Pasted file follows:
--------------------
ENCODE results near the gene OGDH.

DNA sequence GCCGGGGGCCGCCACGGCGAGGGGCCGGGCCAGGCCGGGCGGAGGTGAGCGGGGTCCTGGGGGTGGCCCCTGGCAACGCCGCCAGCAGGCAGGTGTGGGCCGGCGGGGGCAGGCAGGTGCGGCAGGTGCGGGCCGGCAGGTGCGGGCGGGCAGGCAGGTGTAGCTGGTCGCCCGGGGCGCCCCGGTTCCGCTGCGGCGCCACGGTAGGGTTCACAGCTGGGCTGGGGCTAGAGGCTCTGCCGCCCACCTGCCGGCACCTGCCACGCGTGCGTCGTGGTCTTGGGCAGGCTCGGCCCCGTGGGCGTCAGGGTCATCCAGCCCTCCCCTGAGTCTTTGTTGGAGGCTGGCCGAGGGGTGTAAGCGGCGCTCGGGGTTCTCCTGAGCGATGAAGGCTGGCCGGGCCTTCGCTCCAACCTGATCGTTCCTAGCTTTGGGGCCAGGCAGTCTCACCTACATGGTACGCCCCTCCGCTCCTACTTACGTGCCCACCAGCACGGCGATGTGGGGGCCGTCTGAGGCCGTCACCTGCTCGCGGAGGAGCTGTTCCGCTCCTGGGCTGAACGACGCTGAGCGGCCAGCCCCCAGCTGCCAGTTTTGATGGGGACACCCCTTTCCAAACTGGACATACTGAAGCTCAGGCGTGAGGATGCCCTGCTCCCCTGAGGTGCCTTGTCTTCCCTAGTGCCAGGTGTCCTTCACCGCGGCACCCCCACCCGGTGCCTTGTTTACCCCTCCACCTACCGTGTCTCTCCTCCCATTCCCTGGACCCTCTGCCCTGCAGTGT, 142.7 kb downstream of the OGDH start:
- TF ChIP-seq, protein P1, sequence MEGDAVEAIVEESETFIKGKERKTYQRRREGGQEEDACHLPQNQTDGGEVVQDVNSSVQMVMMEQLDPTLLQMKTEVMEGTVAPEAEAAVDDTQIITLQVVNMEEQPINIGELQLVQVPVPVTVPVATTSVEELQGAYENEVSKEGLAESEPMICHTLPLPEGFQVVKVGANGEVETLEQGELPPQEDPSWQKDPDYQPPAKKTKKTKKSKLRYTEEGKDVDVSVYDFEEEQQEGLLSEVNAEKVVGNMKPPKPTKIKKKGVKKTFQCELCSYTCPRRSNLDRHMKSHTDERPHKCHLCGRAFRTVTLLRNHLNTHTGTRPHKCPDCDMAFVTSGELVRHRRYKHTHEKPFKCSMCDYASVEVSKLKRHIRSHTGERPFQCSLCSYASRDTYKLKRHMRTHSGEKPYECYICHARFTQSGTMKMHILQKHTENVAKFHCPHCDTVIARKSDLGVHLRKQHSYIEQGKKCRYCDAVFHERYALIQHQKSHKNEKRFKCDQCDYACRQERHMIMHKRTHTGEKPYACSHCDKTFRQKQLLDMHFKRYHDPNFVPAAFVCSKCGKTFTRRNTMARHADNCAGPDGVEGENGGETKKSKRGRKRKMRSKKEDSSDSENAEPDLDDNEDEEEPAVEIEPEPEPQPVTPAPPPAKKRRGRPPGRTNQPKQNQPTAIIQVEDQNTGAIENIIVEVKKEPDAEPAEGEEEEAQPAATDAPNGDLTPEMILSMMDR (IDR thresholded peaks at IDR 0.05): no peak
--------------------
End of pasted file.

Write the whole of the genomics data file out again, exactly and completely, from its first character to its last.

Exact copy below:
ENCODE results near the gene OGDH.

DNA sequence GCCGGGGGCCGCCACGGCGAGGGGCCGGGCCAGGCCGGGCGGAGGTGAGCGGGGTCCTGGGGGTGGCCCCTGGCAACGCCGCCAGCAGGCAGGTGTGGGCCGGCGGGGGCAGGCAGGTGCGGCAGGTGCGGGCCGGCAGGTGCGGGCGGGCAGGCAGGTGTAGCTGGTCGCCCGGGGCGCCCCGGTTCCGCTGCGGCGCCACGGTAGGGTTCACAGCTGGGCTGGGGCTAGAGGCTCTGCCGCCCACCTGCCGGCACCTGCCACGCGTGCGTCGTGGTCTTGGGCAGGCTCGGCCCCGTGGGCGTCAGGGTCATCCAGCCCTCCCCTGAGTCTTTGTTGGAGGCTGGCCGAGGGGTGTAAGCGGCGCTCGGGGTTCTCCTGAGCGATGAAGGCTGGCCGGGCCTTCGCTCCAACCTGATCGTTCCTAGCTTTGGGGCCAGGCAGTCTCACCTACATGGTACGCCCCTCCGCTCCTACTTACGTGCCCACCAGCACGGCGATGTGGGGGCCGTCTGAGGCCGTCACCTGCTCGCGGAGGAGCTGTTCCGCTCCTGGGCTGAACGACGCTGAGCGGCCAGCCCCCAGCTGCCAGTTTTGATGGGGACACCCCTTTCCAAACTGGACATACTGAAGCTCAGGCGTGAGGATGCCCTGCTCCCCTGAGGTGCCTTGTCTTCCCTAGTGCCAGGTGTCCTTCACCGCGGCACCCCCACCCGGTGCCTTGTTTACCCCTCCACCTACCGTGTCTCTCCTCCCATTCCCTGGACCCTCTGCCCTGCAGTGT, 142.7 kb downstream of the OGDH start:
- TF ChIP-seq, protein P1, sequence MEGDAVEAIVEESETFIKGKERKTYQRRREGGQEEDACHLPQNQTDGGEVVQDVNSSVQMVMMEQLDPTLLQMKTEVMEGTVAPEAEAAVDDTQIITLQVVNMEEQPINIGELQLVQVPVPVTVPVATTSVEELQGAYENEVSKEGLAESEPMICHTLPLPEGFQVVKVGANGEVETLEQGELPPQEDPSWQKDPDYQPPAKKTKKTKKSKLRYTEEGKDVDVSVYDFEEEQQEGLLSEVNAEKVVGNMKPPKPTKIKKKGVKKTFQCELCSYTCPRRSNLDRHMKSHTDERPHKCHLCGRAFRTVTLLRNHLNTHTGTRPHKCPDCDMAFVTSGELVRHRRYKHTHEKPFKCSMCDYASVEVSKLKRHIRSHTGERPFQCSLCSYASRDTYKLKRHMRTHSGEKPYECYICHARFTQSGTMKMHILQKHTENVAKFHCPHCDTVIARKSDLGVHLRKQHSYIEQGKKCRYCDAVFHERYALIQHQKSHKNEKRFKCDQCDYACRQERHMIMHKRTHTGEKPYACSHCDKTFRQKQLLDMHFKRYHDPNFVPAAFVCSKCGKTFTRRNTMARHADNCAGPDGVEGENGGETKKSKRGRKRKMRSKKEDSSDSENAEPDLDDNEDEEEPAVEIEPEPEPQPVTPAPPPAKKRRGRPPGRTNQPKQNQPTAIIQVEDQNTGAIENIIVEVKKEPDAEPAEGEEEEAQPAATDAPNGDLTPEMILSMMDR (IDR thresholded peaks at IDR 0.05): no peak